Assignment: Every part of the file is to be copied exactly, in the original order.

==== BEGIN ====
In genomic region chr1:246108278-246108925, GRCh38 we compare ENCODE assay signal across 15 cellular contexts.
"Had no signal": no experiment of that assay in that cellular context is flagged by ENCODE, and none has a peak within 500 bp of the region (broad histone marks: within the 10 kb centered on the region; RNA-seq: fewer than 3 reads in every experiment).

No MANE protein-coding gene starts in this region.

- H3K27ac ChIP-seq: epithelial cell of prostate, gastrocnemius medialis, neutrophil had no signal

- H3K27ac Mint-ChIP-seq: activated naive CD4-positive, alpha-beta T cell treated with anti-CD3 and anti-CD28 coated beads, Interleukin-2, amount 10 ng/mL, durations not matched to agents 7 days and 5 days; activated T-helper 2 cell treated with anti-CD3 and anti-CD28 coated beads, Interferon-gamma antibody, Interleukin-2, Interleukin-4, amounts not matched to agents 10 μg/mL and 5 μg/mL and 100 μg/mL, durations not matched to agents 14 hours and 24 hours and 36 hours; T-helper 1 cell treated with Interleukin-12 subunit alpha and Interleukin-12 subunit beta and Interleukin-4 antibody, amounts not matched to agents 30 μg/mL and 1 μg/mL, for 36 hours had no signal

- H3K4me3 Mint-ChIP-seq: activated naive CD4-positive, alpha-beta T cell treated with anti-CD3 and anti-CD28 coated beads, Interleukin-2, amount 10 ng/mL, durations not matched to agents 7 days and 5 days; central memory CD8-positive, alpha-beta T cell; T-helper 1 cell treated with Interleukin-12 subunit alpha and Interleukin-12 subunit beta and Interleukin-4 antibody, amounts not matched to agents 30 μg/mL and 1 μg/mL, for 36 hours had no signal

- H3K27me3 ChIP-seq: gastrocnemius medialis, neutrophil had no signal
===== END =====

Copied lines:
In genomic region chr1:246108278-246108925, GRCh38 we compare ENCODE assay signal across 15 cellular contexts.
"Had no signal": no experiment of that assay in that cellular context is flagged by ENCODE, and none has a peak within 500 bp of the region (broad histone marks: within the 10 kb centered on the region; RNA-seq: fewer than 3 reads in every experiment).

No MANE protein-coding gene starts in this region.

- H3K27ac ChIP-seq: epithelial cell of prostate, gastrocnemius medialis, neutrophil had no signal

- H3K27ac Mint-ChIP-seq: activated naive CD4-positive, alpha-beta T cell treated with anti-CD3 and anti-CD28 coated beads, Interleukin-2, amount 10 ng/mL, durations not matched to agents 7 days and 5 days; activated T-helper 2 cell treated with anti-CD3 and anti-CD28 coated beads, Interferon-gamma antibody, Interleukin-2, Interleukin-4, amounts not matched to agents 10 μg/mL and 5 μg/mL and 100 μg/mL, durations not matched to agents 14 hours and 24 hours and 36 hours; T-helper 1 cell treated with Interleukin-12 subunit alpha and Interleukin-12 subunit beta and Interleukin-4 antibody, amounts not matched to agents 30 μg/mL and 1 μg/mL, for 36 hours had no signal

- H3K4me3 Mint-ChIP-seq: activated naive CD4-positive, alpha-beta T cell treated with anti-CD3 and anti-CD28 coated beads, Interleukin-2, amount 10 ng/mL, durations not matched to agents 7 days and 5 days; central memory CD8-positive, alpha-beta T cell; T-helper 1 cell treated with Interleukin-12 subunit alpha and Interleukin-12 subunit beta and Interleukin-4 antibody, amounts not matched to agents 30 μg/mL and 1 μg/mL, for 36 hours had no signal

- H3K27me3 ChIP-seq: gastrocnemius medialis, neutrophil had no signal